Project Dreamscape, Designed by Sarah & Will Reed, Artwork by Julie Okahara, Produced by Undine Studios
Reviewed by Jason Elliott from PaladinElliott Productions
What are the recommendations for this game?
Number of players: 1-4 (due to a solo play variant -which I personally like)
Time of game: 30 minutes (our first game took around one hour due to learning the rules)
Age recommendation: 10 years and up
The back story: You see in the news that Scientists have developed a machine that will let people's dreams become real. You will use a card (Z card) to form a stack of Deep Sleep (this is your currency) and you spend it on REM (cards from the Dreamscape) that is placed in one of five spaces alongside the Sleep Deck (deck of cards stacked in one pile).
What comes in the game? (Note: Basing this off the retail version copy)
52 Sleep Deck Cards
5 Z Shield Tokens
2 Reference Cards
1 Active Participant Token
54 Card Expansion Deck (Marked with 3 Horizontal Lines -one above another- called the Vent symbol)
What is the end game objective? What am I striving for?
You want to purchase Sleep Cards on the Dreamscape to take actions and allow for the most matches of symbols. Each card will have two symbols on it, and matches of 2 or more score points. All players total these points at the end, and the one with the most points wins!
How do I set the game up?
Each person takes one card and flips it to the Z coin side, to start their Deep Sleep Stack (Currency). Beside it they will place the cards they acquire on their turn, to form the REM stack. These cards will stay in the order in which they are placed, until such time that an effect makes it change. You will have the Sleep Deck in one stack, and then draw 5 cards to placed in a row beside the deck with the corresponding coins below them indicating cost. To the left of the Sleep Deck will be the discard pile for both Z cards and Sleep cards. Now you are ready to play.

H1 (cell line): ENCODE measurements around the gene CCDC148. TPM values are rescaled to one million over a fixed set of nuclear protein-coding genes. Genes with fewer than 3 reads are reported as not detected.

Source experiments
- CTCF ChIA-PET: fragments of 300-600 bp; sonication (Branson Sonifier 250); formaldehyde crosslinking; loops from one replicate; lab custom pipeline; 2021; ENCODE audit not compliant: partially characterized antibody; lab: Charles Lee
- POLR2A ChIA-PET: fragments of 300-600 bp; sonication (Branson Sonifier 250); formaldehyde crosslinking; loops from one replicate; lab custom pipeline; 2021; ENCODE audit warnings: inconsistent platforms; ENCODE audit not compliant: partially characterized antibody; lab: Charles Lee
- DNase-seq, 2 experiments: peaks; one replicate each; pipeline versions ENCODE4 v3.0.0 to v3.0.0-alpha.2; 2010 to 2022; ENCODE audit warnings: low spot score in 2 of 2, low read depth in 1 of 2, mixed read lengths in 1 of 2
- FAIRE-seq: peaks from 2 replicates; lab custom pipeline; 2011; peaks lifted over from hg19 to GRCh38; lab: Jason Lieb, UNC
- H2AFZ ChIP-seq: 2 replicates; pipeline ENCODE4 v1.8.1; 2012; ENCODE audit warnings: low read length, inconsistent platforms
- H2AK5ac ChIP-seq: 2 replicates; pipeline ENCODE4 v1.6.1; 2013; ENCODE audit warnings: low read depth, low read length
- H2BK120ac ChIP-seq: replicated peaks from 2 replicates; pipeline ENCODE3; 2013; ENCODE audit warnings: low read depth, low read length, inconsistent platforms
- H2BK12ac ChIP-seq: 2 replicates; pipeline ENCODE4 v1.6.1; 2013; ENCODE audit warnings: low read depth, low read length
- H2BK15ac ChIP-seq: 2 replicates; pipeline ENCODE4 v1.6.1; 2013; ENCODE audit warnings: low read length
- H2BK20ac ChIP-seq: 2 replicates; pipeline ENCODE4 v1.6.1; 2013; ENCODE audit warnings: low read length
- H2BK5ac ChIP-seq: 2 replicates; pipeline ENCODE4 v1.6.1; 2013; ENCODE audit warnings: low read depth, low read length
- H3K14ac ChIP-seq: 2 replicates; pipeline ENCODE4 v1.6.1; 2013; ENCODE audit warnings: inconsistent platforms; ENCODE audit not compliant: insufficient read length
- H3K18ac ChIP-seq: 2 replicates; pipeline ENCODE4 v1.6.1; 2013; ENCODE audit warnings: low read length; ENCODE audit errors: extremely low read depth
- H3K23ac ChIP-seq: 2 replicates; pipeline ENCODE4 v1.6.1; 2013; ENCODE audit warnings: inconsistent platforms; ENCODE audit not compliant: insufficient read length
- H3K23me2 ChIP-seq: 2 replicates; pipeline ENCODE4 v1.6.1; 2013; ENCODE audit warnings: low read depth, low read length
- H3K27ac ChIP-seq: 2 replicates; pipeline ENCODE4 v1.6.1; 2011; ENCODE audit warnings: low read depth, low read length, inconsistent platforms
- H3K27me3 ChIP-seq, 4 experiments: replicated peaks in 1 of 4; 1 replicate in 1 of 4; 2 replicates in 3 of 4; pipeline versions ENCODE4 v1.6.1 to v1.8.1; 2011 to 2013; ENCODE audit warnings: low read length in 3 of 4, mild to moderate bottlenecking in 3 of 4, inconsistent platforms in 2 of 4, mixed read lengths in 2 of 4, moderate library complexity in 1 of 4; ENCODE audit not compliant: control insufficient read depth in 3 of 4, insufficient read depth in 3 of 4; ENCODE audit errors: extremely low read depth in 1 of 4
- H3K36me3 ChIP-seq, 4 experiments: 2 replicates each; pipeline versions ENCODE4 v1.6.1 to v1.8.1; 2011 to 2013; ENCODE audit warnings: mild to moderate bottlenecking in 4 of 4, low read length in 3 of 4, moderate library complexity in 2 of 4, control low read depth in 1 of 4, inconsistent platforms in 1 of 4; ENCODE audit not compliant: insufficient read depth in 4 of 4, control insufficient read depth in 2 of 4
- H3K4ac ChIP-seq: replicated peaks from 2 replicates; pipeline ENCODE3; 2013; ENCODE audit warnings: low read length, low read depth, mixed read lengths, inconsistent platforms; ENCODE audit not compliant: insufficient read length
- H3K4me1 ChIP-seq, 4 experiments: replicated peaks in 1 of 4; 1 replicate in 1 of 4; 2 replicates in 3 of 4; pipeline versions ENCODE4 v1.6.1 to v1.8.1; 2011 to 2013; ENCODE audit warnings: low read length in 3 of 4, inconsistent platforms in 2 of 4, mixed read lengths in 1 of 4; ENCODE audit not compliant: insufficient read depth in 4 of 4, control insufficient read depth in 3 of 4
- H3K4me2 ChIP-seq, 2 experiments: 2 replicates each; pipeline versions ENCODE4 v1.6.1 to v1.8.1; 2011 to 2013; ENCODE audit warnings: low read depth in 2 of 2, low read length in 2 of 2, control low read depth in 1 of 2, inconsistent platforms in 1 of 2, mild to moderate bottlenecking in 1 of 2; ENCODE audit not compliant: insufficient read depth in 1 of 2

Special Note: This took into account that we were playing the expansion as well. With the expansion you will switch out base symbol types (all with that symbol) with variant symbol types (all of that symbol).
Special Note: As an unofficial variant you could play with all the card types (which we also did). By switching out you allow for more varied play.
Now to play:
The first player is the one who can first recall and describe a recent (interesting) dream. With this you will have the option to take one card (you don't have to) with the Z coin side facing up, to add to your currency.
Special Note: Z coin cards at the end are minus one point for each at end game scoring. Yes, they will help you buy more cards during your turn throughout the game, but take into account what will happen in the end.
You then will tap, or turn your Z cards as you spend them on Dream cards in the Dreamscape (positions 5 through 1 going from left to right). When you buy a card, you choose one of the two abilities on it to activate, and when the ability resolves you add it to your REM stack (the stack where symbols matching in order will score points).
Special Note: You will be able to orientate (top to bottom, bottom to top, not flipping the card over to its other side) to match symbols (adjacent in order if laying side by side), but you can NEVER switch the card order unless an ability from a card in play tells you to do so.